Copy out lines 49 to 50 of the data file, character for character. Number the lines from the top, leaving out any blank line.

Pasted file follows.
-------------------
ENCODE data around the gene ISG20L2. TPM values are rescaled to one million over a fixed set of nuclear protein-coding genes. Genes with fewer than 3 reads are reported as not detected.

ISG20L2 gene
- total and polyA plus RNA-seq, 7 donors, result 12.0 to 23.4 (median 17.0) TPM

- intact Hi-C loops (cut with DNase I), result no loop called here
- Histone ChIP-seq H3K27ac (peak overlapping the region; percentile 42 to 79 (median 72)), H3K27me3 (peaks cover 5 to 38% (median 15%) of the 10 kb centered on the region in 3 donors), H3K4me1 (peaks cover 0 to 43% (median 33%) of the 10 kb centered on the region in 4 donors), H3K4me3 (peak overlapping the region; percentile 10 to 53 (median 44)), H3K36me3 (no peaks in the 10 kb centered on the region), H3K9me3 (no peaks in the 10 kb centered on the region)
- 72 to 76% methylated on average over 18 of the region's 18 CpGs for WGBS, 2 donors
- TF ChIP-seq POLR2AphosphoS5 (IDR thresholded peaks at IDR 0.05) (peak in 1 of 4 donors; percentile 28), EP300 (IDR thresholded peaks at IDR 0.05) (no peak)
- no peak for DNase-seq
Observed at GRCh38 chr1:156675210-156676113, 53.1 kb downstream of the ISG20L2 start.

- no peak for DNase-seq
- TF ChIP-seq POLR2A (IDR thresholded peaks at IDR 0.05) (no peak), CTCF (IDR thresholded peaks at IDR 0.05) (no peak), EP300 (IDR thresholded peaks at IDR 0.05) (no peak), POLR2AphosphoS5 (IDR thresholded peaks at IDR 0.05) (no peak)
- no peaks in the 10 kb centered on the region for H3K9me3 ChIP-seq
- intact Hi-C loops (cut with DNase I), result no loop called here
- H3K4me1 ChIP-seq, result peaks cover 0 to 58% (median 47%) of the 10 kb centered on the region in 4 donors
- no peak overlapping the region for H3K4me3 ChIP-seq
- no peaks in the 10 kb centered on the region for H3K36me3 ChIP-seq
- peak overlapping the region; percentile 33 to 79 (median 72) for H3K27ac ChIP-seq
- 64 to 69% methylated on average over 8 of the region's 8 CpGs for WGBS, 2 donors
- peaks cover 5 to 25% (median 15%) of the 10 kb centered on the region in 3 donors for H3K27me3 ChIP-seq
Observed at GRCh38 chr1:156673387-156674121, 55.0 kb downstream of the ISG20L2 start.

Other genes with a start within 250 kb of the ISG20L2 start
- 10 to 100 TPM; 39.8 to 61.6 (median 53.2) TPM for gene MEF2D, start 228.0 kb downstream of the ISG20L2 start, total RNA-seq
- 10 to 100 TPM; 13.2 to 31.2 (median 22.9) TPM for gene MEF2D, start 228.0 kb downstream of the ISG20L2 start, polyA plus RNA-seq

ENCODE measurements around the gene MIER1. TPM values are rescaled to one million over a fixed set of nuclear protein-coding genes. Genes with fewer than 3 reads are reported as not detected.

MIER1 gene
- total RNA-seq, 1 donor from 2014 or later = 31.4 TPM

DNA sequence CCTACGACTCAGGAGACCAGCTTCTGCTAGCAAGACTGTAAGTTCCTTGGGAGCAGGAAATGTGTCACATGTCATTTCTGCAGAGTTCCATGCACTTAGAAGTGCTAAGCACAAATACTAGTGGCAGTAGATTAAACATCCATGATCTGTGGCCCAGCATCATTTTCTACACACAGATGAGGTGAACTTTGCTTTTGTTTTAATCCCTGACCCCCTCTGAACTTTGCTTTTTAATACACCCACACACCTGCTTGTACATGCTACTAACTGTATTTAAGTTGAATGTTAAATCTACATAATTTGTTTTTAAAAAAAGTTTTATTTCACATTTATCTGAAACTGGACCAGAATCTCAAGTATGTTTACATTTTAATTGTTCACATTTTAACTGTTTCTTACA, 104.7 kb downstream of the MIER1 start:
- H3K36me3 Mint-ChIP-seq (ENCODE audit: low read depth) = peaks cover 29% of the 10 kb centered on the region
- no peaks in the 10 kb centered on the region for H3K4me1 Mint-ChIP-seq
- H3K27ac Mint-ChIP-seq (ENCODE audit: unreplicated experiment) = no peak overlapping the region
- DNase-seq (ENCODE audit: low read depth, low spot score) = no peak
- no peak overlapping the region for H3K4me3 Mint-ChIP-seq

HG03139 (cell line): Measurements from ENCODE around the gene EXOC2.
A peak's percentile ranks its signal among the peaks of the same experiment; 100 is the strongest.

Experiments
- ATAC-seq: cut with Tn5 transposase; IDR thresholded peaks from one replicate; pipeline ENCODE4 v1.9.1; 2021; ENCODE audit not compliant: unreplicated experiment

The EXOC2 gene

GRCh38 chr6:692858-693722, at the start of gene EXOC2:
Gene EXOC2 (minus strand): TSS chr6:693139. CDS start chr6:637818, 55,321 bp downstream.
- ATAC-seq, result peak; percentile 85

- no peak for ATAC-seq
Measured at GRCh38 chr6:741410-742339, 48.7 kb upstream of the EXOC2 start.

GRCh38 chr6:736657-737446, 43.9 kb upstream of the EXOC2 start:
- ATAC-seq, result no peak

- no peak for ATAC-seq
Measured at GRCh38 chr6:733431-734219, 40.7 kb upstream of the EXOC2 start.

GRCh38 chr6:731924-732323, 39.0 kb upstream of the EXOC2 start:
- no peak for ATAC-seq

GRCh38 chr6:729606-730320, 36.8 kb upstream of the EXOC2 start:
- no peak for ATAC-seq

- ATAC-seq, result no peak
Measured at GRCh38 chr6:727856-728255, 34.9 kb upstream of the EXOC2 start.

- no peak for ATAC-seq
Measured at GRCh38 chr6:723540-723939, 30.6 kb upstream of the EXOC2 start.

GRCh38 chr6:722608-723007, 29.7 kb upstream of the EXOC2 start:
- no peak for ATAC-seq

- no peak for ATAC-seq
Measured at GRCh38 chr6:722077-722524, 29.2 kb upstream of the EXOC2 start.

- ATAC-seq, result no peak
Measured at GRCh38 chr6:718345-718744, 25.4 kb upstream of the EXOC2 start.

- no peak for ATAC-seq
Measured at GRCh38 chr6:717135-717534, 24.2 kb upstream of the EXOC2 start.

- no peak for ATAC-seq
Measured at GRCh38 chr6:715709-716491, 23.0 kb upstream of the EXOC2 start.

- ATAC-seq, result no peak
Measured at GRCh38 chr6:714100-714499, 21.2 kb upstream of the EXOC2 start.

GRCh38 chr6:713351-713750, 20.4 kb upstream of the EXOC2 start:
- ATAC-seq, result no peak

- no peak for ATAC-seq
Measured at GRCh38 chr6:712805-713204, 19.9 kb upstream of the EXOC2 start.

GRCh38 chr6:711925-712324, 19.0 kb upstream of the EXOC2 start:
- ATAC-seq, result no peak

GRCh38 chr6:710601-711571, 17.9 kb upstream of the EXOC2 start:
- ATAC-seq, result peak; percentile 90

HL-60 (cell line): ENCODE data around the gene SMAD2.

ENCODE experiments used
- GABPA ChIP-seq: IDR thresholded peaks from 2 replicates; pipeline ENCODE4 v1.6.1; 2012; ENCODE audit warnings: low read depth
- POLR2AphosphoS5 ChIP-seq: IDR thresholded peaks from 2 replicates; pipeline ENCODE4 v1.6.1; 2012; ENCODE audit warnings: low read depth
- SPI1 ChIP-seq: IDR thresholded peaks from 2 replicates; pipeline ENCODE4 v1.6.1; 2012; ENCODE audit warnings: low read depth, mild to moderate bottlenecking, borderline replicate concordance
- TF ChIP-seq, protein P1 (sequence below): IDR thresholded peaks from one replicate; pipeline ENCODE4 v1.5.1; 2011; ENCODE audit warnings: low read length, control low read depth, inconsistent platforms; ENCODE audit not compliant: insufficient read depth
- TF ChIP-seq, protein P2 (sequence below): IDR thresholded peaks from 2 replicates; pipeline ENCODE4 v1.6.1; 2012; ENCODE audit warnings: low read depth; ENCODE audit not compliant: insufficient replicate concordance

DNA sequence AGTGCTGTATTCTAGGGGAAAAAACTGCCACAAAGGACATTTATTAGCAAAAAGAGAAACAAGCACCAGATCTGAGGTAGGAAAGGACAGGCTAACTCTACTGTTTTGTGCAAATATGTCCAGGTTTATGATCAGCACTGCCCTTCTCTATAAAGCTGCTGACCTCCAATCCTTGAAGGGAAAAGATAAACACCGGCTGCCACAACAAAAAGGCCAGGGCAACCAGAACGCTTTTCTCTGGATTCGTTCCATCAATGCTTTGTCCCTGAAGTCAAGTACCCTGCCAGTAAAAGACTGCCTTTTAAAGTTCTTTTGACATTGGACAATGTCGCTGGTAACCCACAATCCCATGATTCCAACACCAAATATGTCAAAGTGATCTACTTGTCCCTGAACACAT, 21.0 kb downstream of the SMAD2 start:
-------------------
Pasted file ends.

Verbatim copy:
GRCh38 chr6:729606-730320, 36.8 kb upstream of the EXOC2 start:
- no peak for ATAC-seq